Josh Scobee, Pythagorean Win-buster
"You are what your record says you are."
Bill Parcells' famous quote about the NFL brilliantly expressed the importance of not making excuses and playing the "what if" game in an NFL locker room. Teams win and lose games, and all the justification in the world doesn't change that.
Unfortunately, Parcells' truism is also completely useless for understanding what is going to happen in the future. This week's advanced stat is Pythagorean Wins.
The concept is simple, even though the math is tricky. The idea is that over time, a team's point differential (points scored minus points allowed) is a better indicator of how that team will perform in the future than their record is.
For example, a team that is 6-2, but has been outscored by five points on the season because of a couple of blowout losses, is more likely to play like a 4-4 team going forward than like a 6-2 team.
While fans like to point to a team's record and crow, often times there are warning signs that the luck is about to run out. The same can be true for a struggling team that has actually outscored opponents on the season. This relationship between future wins and point differential is not debatable.
For the purposes of projection into the future, you are better off looking at Pythagorean Wins than real wins. The 2010 Packers won 10 games on the field, but were dominant on the field, leading the NFC in point differential. They weren't really a 10-win team sneaking into the playoffs on tiebreakers. They were really a juggernaut with some bad luck. The playoffs revealed the truth.
There are many different ways to calculate this number, but they all are based on essentially the same components—"points for" and "points against." This can be a handy tool for predicting a big fall from a team with a good record, or a big leap forward from a team that had some bad luck. No statistical tool is right all the time, but Pythagorean Wins has a good track record, and is far more useful than actual wins for predicting the future of a team.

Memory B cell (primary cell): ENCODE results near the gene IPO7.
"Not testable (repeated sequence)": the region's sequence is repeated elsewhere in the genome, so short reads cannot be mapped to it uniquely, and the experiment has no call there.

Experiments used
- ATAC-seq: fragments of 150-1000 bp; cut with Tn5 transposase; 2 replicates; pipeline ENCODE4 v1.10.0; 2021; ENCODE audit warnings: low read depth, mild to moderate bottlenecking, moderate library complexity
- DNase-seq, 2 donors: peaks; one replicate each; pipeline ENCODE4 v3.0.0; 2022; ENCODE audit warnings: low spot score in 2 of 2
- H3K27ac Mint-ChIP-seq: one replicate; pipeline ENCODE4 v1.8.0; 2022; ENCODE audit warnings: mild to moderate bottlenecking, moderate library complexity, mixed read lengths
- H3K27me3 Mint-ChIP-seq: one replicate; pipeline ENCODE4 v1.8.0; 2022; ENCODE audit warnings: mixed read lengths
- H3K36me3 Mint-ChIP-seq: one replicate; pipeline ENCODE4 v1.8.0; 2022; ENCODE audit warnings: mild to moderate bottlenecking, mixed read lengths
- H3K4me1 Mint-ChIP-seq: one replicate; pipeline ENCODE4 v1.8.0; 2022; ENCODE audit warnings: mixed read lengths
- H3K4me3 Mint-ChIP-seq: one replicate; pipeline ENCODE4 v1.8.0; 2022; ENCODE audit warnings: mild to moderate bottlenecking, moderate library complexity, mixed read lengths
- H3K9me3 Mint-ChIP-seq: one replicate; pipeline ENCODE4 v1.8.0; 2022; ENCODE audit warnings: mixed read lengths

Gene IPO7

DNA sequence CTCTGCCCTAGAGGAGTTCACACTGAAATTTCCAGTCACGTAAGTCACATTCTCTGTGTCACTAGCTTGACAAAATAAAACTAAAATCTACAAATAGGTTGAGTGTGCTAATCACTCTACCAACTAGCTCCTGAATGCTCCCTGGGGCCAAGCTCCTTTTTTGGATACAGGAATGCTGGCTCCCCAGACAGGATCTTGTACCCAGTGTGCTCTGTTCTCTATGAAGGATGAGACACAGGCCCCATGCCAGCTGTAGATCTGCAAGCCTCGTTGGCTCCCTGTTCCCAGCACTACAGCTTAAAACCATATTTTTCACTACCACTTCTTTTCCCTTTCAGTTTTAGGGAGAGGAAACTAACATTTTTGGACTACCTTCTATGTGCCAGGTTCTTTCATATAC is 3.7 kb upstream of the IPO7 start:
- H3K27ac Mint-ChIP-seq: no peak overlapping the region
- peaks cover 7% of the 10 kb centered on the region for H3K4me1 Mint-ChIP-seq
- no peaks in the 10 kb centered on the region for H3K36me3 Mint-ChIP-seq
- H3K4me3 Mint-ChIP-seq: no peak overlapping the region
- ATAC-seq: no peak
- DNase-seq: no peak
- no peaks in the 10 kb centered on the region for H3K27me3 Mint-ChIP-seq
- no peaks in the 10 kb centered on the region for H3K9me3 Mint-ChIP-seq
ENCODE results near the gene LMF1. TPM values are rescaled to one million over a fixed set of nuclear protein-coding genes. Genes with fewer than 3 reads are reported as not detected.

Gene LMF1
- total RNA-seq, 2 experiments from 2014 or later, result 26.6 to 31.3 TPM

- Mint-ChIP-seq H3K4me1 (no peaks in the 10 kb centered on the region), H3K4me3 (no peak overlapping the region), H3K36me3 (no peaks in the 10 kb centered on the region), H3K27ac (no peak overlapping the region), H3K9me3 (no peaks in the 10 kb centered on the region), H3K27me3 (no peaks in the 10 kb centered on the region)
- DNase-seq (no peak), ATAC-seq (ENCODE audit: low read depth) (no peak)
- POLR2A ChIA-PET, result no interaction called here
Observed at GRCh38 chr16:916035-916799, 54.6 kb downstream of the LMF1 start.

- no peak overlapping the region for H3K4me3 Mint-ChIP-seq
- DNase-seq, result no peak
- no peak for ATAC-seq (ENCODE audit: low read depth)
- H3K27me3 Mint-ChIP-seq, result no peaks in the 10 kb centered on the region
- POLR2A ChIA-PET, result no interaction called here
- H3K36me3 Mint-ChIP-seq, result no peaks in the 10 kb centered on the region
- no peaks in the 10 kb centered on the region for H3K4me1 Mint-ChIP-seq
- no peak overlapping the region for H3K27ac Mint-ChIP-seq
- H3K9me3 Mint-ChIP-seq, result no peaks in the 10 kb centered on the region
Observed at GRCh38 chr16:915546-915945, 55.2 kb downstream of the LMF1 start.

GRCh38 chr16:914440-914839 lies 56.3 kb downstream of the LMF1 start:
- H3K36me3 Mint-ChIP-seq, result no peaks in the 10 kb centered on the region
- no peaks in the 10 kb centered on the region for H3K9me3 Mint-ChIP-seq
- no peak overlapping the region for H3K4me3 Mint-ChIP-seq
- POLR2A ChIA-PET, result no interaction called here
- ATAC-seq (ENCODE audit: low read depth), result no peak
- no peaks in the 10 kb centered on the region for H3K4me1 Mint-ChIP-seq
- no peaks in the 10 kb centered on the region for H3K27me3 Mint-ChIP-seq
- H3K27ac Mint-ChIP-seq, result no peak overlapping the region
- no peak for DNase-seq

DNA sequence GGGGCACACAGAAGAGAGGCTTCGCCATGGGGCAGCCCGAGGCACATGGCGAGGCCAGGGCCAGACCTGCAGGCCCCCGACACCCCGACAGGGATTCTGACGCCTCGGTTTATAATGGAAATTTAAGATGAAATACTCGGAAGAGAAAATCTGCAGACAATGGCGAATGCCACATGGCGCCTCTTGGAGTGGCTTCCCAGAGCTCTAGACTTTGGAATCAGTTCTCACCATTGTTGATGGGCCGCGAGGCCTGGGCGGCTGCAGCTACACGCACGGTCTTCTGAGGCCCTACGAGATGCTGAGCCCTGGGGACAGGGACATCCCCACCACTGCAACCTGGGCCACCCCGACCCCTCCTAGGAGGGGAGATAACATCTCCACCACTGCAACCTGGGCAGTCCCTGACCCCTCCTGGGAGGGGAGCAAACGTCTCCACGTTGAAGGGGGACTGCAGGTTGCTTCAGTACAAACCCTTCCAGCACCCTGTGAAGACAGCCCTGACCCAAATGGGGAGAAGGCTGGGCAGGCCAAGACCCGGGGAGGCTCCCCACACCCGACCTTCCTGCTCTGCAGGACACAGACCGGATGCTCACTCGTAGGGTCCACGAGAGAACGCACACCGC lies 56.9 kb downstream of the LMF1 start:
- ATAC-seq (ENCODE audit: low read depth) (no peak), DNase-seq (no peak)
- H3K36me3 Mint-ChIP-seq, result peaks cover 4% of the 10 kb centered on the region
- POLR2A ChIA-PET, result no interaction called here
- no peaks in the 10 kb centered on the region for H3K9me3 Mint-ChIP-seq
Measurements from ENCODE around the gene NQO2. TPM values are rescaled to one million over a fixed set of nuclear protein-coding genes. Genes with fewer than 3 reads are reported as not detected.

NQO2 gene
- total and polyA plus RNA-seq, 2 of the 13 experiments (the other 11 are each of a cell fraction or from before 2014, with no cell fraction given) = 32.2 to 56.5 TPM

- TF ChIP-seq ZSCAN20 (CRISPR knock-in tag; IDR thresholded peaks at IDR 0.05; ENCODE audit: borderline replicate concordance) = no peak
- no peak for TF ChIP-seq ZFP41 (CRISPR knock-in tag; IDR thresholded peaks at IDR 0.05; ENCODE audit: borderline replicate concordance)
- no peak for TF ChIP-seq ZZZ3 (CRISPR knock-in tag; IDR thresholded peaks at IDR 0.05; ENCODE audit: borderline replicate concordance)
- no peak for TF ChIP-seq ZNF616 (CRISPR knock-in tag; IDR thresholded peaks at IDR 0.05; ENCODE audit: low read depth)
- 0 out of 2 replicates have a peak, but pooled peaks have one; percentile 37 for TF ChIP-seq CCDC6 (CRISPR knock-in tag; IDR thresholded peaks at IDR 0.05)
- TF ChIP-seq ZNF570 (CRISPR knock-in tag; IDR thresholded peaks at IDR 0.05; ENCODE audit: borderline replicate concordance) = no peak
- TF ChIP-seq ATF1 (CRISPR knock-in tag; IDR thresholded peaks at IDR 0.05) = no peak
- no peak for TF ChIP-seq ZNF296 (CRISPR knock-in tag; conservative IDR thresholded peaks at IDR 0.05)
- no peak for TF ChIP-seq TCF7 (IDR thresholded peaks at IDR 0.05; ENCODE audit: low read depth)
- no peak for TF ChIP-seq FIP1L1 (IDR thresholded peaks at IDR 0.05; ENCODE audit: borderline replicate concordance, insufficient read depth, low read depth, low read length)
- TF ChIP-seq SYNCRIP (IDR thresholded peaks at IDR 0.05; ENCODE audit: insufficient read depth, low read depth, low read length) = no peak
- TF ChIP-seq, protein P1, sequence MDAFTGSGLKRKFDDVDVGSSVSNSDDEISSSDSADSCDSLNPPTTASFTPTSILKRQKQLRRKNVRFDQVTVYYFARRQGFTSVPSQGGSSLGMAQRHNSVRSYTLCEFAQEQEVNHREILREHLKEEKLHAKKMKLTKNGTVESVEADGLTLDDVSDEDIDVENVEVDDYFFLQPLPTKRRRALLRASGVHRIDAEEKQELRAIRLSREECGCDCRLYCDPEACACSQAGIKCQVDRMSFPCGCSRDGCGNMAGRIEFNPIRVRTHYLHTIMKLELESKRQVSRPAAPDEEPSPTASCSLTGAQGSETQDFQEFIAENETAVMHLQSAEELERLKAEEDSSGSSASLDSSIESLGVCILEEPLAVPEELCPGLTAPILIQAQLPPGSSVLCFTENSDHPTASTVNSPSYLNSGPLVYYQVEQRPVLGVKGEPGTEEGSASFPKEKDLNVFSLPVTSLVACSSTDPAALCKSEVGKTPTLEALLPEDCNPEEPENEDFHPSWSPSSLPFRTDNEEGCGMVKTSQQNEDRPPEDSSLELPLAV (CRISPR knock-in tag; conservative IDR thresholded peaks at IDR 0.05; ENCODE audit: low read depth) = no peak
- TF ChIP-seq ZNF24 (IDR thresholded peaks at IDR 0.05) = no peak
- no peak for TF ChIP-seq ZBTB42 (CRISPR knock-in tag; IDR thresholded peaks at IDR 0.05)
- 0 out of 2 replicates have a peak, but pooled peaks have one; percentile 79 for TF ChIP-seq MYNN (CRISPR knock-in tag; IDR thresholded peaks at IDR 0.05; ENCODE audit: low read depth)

The Jacksonville Jaguars are a great team to use to help understand Pythagorean record. In 2011, the Jags were outscored by 86 points on the season. By Pythagorean record, they were a 5.2 win team. Lo and behold, the Jags actually won five games. In this case, they performed according to expectation.
Let's roll the clock back a year to the Jaguars' surprise 2010 run at the playoffs. Jacksonville went 8-8, but at one point in the season were 8-5 and only needed a win at Indianapolis clinch a playoff berth. Even so, many analysts refused to take the Jags seriously. Why?
The Jaguars had a number of miraculous, close wins in 2010. Even as their real record stood at 8-5, they had been outscored by 36 points on the season. Remember, that you aren't what your record says you are. The Jaguars weren't as good as their record indicated. Pythagorean wins said their record should have been closer to 6-7. Sure enough, they lost the last three games of the season.
Looking forward to 2011, fans had a choice. They could see the Jags as a team on the verge of contention because of the hot start and near division title, or they could see the Jags more like a 5 or 6 win team.
Pythagorean Wins suggested the Jaguars were primed to regress back toward double-digit losses. That's exactly what happened in 2011.